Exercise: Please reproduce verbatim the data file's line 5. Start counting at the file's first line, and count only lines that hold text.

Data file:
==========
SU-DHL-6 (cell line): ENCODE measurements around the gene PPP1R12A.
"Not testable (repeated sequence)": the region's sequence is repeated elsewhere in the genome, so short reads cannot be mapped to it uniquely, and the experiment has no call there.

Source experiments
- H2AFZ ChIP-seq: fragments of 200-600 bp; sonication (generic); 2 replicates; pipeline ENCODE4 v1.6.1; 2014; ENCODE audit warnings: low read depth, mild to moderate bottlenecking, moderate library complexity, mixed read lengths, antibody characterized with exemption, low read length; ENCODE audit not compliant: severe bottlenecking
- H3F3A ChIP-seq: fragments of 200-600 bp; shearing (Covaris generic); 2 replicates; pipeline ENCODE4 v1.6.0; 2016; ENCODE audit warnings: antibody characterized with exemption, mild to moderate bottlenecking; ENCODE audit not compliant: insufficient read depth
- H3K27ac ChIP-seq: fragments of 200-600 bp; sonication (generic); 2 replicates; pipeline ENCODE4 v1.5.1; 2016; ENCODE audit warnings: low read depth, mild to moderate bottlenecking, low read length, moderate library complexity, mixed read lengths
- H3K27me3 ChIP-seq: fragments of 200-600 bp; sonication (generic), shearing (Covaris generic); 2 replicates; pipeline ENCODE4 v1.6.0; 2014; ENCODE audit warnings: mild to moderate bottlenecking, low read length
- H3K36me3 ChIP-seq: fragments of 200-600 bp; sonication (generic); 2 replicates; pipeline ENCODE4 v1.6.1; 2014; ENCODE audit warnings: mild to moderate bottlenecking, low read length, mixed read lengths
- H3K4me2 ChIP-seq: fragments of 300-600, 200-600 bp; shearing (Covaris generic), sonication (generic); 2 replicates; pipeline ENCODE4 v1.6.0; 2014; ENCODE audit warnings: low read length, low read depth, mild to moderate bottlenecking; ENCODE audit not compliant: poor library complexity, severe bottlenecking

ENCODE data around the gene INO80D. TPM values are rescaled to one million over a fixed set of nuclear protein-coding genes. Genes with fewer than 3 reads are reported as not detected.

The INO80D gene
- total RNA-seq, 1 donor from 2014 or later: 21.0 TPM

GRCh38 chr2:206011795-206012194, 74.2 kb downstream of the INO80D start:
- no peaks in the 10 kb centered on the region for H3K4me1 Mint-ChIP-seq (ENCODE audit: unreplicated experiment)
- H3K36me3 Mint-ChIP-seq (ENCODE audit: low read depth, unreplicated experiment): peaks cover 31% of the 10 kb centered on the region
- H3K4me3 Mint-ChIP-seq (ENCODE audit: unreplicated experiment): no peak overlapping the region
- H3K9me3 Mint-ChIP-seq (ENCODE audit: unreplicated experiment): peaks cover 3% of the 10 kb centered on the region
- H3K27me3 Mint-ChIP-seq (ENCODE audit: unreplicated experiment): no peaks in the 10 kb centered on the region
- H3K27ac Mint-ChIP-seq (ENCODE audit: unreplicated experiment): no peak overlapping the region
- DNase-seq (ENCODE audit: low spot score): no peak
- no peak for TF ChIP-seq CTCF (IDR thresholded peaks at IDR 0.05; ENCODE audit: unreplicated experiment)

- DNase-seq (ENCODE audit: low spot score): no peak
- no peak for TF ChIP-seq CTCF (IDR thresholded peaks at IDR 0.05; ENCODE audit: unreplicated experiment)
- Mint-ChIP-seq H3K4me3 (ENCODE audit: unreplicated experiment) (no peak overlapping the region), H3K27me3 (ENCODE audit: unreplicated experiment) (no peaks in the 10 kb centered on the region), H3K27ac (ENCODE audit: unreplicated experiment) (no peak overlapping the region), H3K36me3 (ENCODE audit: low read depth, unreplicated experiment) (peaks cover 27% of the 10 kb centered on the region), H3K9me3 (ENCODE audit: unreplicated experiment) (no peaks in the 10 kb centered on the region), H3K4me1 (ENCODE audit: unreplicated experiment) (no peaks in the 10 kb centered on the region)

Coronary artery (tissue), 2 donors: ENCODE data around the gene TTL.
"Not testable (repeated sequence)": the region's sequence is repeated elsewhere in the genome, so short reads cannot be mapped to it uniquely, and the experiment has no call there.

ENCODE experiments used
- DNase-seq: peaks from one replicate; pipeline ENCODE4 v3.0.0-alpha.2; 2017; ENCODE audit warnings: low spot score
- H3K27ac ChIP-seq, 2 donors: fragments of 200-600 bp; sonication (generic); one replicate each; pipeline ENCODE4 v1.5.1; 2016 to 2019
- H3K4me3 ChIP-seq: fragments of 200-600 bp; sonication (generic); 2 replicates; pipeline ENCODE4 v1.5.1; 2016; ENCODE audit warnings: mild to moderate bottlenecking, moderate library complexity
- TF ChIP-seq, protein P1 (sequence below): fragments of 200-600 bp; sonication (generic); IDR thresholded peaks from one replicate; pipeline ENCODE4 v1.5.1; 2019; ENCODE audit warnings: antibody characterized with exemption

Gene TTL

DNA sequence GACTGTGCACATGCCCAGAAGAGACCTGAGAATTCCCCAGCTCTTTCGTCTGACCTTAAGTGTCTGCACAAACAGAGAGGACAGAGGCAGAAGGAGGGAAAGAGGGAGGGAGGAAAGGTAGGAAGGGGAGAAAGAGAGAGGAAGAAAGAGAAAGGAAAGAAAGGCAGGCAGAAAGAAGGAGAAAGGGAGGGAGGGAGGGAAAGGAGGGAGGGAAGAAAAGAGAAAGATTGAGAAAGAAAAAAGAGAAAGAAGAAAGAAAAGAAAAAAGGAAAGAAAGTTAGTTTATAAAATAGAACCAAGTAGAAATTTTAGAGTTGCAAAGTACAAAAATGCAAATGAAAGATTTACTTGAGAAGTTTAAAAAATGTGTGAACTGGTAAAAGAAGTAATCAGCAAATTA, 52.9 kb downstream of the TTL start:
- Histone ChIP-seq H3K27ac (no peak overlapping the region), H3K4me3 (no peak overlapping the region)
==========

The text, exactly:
- H3F3A ChIP-seq: fragments of 200-600 bp; shearing (Covaris generic); 2 replicates; pipeline ENCODE4 v1.6.0; 2016; ENCODE audit warnings: antibody characterized with exemption, mild to moderate bottlenecking; ENCODE audit not compliant: insufficient read depth